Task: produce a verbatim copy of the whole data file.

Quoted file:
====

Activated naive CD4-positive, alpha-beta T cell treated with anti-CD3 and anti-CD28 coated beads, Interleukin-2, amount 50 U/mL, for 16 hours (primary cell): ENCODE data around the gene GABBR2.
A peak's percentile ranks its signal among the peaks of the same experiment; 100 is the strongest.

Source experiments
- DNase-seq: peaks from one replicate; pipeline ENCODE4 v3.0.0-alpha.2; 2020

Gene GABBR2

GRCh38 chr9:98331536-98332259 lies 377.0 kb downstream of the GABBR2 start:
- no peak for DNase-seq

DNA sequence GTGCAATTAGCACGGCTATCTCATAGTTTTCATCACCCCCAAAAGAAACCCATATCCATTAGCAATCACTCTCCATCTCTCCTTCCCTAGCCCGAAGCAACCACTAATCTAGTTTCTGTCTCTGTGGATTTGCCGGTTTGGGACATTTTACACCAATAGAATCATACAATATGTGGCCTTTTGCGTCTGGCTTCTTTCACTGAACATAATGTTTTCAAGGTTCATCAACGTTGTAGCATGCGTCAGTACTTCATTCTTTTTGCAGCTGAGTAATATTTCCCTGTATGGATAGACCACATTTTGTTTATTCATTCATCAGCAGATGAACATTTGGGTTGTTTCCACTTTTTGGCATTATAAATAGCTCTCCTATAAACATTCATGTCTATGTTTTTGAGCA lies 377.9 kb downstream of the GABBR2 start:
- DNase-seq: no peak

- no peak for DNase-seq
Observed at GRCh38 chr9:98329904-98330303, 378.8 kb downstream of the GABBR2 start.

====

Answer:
Activated naive CD4-positive, alpha-beta T cell treated with anti-CD3 and anti-CD28 coated beads, Interleukin-2, amount 50 U/mL, for 16 hours (primary cell): ENCODE data around the gene GABBR2.
A peak's percentile ranks its signal among the peaks of the same experiment; 100 is the strongest.

Source experiments
- DNase-seq: peaks from one replicate; pipeline ENCODE4 v3.0.0-alpha.2; 2020

Gene GABBR2

GRCh38 chr9:98331536-98332259 lies 377.0 kb downstream of the GABBR2 start:
- no peak for DNase-seq

DNA sequence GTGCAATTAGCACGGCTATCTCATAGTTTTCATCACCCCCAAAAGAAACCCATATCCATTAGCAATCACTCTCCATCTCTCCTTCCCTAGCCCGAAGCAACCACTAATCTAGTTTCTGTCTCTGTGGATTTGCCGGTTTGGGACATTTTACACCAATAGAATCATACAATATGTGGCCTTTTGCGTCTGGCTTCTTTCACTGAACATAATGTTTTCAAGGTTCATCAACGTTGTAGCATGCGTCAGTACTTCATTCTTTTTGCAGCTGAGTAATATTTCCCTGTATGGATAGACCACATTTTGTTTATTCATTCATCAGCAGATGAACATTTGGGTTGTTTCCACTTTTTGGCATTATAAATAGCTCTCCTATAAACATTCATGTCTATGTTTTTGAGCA lies 377.9 kb downstream of the GABBR2 start:
- DNase-seq: no peak

- no peak for DNase-seq
Observed at GRCh38 chr9:98329904-98330303, 378.8 kb downstream of the GABBR2 start.